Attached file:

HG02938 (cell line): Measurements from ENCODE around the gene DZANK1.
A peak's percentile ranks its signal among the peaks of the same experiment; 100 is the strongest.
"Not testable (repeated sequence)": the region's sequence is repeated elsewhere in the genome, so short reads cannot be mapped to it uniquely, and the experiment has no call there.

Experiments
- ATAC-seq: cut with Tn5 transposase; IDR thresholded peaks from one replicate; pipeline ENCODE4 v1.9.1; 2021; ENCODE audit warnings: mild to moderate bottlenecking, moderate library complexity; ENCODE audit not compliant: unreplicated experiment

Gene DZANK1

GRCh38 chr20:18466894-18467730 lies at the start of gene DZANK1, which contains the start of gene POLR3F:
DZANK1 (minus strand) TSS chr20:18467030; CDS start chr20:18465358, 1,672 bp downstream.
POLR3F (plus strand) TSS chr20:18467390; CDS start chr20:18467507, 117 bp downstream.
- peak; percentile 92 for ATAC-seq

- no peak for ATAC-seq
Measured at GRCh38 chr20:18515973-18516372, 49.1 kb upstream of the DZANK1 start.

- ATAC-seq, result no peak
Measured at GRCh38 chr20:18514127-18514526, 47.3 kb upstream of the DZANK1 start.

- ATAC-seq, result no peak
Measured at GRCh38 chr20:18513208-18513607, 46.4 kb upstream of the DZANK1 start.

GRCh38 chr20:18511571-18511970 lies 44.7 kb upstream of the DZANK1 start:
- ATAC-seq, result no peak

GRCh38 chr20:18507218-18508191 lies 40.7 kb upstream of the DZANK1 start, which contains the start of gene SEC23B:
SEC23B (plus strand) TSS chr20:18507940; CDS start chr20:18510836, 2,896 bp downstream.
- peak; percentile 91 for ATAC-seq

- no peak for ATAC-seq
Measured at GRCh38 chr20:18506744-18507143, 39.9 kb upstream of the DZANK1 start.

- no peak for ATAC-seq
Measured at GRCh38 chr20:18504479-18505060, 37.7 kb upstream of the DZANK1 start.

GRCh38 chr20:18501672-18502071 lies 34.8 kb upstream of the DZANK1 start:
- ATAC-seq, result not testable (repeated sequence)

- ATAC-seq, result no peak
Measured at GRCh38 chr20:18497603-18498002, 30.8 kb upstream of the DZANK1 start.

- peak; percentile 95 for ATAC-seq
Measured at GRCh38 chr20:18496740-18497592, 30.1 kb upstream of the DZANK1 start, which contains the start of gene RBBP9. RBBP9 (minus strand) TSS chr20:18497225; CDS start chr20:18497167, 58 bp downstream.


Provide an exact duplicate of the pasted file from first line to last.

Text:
HG02938 (cell line): Measurements from ENCODE around the gene DZANK1.
A peak's percentile ranks its signal among the peaks of the same experiment; 100 is the strongest.
"Not testable (repeated sequence)": the region's sequence is repeated elsewhere in the genome, so short reads cannot be mapped to it uniquely, and the experiment has no call there.

Experiments
- ATAC-seq: cut with Tn5 transposase; IDR thresholded peaks from one replicate; pipeline ENCODE4 v1.9.1; 2021; ENCODE audit warnings: mild to moderate bottlenecking, moderate library complexity; ENCODE audit not compliant: unreplicated experiment

Gene DZANK1

GRCh38 chr20:18466894-18467730 lies at the start of gene DZANK1, which contains the start of gene POLR3F:
DZANK1 (minus strand) TSS chr20:18467030; CDS start chr20:18465358, 1,672 bp downstream.
POLR3F (plus strand) TSS chr20:18467390; CDS start chr20:18467507, 117 bp downstream.
- peak; percentile 92 for ATAC-seq

- no peak for ATAC-seq
Measured at GRCh38 chr20:18515973-18516372, 49.1 kb upstream of the DZANK1 start.

- ATAC-seq, result no peak
Measured at GRCh38 chr20:18514127-18514526, 47.3 kb upstream of the DZANK1 start.

- ATAC-seq, result no peak
Measured at GRCh38 chr20:18513208-18513607, 46.4 kb upstream of the DZANK1 start.

GRCh38 chr20:18511571-18511970 lies 44.7 kb upstream of the DZANK1 start:
- ATAC-seq, result no peak

GRCh38 chr20:18507218-18508191 lies 40.7 kb upstream of the DZANK1 start, which contains the start of gene SEC23B:
SEC23B (plus strand) TSS chr20:18507940; CDS start chr20:18510836, 2,896 bp downstream.
- peak; percentile 91 for ATAC-seq

- no peak for ATAC-seq
Measured at GRCh38 chr20:18506744-18507143, 39.9 kb upstream of the DZANK1 start.

- no peak for ATAC-seq
Measured at GRCh38 chr20:18504479-18505060, 37.7 kb upstream of the DZANK1 start.

GRCh38 chr20:18501672-18502071 lies 34.8 kb upstream of the DZANK1 start:
- ATAC-seq, result not testable (repeated sequence)

- ATAC-seq, result no peak
Measured at GRCh38 chr20:18497603-18498002, 30.8 kb upstream of the DZANK1 start.

- peak; percentile 95 for ATAC-seq
Measured at GRCh38 chr20:18496740-18497592, 30.1 kb upstream of the DZANK1 start, which contains the start of gene RBBP9. RBBP9 (minus strand) TSS chr20:18497225; CDS start chr20:18497167, 58 bp downstream.